Spontaneous fluctuations of pupil size and brain rhythms co-vary at rest
Christian Keitel1, Gregor Thut1, Anne Keitel1, Joachim Gross1,2; 1University of Glasgow, 2University of Münster
Cortical brain activity underlies a number of varying non-cortical authorities. These can act to regulate cortical excitability and thus bias our momentary perception, cognition, and in consequence, our behavioural performance. One such global influence arises from the reticular activating system, specifically the locus-coeruleus-norepiphrenergic (LC-NE) circuit that controls arousal. This circuit is normally difficult to access directly with neuroimaging but is linked with changes in pupil size. We have exploited this link in resting-state MEG recordings (7 min) to simultaneously assess LC-NE activity via concurrent eye tracking. In a source-level whole-brain analysis we correlated local power envelopes of rhythmic activity in canonical frequency bands (2 – 128 Hz) with slow-varying (< 1 Hz) spontaneous fluctuations in pupil size (diameter). Our approach uncovered a range of correspondences across frequency bands. The most pronounced effect was a correlation of oscillatory power expanding across alpha-beta frequency ranges (peak at 16 Hz) with an occipito-parietal topography, implicating LC-NE in the regulation of visual processing. Our findings therefore describe how slow spontaneous variations in momentary arousal (LC-NE) may bias relatively fast-paced rhythmic activity in cortex, and possibly its function in perception and cognition.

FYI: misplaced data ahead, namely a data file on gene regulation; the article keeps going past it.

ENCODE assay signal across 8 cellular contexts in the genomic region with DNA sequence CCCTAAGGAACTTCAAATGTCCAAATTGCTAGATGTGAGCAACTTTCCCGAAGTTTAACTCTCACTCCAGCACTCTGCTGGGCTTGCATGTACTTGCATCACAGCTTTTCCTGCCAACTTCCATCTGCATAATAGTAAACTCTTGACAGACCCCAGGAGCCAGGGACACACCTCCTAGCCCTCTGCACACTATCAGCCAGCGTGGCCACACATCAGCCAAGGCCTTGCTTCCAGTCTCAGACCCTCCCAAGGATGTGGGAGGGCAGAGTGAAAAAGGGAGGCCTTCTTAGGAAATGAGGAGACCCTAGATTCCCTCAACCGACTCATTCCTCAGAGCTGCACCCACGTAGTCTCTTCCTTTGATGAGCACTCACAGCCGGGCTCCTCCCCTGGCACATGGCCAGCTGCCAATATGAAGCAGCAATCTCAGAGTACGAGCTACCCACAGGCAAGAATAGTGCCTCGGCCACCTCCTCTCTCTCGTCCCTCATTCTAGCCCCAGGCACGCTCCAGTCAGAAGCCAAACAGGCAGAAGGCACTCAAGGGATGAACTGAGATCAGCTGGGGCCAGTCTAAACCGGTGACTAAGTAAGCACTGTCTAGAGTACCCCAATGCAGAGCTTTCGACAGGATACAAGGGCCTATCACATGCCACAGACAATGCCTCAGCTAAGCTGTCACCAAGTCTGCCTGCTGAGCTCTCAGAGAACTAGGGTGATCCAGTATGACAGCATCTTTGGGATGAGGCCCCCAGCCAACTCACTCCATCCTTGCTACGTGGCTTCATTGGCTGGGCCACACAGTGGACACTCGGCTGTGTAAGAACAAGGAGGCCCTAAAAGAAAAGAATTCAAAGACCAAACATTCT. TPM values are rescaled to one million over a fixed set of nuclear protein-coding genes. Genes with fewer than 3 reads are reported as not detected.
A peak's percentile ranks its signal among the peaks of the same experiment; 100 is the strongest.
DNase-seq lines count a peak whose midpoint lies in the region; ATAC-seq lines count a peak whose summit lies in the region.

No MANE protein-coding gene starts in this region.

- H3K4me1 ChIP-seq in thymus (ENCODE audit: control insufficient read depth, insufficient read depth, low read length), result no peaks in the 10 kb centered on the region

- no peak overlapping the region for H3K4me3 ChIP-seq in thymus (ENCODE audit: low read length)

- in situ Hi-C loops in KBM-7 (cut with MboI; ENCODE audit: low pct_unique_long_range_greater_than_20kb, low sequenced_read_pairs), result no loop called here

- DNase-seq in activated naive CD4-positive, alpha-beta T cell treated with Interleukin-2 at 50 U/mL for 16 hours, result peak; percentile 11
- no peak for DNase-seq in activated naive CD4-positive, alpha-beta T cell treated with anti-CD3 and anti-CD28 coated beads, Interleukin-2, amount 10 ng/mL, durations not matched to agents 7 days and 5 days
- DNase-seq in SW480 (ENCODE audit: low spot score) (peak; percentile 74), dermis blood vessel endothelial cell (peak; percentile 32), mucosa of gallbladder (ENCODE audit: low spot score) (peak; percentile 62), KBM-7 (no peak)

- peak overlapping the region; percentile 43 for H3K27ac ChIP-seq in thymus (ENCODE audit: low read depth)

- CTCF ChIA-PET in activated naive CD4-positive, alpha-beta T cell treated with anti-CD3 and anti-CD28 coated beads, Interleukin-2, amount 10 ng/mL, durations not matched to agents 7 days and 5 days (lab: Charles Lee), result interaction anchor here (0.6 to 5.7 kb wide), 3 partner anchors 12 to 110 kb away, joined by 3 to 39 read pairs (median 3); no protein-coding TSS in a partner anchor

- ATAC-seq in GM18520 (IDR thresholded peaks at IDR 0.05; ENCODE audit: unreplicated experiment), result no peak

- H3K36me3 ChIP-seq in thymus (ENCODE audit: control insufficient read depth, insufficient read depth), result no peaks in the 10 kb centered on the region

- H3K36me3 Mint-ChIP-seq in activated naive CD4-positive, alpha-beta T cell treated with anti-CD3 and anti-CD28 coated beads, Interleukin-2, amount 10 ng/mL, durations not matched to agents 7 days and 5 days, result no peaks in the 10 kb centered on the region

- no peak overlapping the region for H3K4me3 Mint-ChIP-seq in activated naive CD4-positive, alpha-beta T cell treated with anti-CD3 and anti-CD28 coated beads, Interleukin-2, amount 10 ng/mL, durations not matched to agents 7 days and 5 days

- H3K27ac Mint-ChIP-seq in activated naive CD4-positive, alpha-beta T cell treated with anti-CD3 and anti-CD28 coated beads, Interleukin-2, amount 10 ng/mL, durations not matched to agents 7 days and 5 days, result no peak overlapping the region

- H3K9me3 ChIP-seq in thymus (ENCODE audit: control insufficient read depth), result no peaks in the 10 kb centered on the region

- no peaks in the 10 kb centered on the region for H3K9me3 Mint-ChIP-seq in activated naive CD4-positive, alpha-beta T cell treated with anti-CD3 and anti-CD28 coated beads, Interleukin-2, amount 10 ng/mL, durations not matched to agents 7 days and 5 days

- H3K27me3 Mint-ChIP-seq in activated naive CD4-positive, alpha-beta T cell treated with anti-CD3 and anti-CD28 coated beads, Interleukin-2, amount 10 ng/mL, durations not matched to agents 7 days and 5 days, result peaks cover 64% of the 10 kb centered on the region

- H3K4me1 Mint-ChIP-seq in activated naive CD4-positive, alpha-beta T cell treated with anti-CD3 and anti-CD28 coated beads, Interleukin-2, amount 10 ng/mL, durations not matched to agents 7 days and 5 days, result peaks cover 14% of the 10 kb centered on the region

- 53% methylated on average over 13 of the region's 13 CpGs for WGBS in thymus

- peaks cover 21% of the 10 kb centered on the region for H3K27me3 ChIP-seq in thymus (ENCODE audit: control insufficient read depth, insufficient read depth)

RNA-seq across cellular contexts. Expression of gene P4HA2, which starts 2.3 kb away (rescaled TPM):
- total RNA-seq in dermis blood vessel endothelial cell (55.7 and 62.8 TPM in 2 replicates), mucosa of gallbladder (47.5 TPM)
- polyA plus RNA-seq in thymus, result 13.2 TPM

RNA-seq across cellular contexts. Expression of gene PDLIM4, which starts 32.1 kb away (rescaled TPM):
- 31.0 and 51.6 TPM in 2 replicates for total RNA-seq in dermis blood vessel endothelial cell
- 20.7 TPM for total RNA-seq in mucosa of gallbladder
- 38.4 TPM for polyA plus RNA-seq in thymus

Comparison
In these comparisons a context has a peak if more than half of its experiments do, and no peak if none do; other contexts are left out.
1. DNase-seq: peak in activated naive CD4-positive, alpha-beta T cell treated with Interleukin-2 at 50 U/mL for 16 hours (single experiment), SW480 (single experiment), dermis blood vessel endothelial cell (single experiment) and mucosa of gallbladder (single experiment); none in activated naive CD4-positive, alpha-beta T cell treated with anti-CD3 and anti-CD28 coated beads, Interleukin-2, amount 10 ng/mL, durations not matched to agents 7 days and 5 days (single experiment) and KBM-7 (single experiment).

Topic Area: PERCEPTION & ACTION: Vision